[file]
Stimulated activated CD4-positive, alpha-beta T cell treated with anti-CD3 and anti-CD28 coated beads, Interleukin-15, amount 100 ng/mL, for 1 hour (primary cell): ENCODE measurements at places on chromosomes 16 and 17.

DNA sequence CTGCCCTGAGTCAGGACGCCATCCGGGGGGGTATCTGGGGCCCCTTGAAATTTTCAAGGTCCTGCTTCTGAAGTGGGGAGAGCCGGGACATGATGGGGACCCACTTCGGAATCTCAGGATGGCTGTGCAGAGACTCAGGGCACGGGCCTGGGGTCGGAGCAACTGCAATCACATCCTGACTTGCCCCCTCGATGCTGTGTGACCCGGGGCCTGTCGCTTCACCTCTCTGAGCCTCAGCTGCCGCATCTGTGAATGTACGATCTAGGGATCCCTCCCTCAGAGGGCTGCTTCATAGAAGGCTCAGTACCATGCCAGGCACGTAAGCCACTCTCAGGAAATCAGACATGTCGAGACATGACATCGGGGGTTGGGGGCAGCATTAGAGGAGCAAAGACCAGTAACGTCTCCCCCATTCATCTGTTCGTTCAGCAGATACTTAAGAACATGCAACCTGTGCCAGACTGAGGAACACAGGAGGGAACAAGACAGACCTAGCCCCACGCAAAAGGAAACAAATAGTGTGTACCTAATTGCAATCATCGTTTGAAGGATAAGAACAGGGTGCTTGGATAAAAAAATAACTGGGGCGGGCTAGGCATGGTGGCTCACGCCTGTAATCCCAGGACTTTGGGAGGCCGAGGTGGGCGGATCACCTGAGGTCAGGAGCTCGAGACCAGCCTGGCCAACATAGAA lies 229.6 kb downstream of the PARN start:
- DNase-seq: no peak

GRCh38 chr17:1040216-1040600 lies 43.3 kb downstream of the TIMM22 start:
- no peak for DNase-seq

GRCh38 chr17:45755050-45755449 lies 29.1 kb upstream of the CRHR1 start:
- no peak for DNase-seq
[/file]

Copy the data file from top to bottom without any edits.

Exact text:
Stimulated activated CD4-positive, alpha-beta T cell treated with anti-CD3 and anti-CD28 coated beads, Interleukin-15, amount 100 ng/mL, for 1 hour (primary cell): ENCODE measurements at places on chromosomes 16 and 17.

DNA sequence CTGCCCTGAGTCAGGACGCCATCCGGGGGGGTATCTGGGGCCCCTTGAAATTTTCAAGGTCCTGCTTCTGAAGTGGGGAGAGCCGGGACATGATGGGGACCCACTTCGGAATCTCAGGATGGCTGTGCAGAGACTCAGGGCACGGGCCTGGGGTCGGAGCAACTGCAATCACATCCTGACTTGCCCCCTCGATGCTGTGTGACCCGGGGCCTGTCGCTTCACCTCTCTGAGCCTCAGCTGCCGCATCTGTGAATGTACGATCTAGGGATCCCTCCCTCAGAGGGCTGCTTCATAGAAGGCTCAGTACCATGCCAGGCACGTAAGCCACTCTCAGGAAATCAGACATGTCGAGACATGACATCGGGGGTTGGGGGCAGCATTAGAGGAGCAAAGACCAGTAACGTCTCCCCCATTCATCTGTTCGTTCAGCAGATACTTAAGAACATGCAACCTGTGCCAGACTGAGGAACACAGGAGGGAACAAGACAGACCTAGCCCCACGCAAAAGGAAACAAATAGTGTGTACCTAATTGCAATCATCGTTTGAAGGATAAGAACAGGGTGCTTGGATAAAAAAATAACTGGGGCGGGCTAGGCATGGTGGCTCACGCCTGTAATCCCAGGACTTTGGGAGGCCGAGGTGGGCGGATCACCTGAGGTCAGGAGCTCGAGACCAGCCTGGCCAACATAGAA lies 229.6 kb downstream of the PARN start:
- DNase-seq: no peak

GRCh38 chr17:1040216-1040600 lies 43.3 kb downstream of the TIMM22 start:
- no peak for DNase-seq

GRCh38 chr17:45755050-45755449 lies 29.1 kb upstream of the CRHR1 start:
- no peak for DNase-seq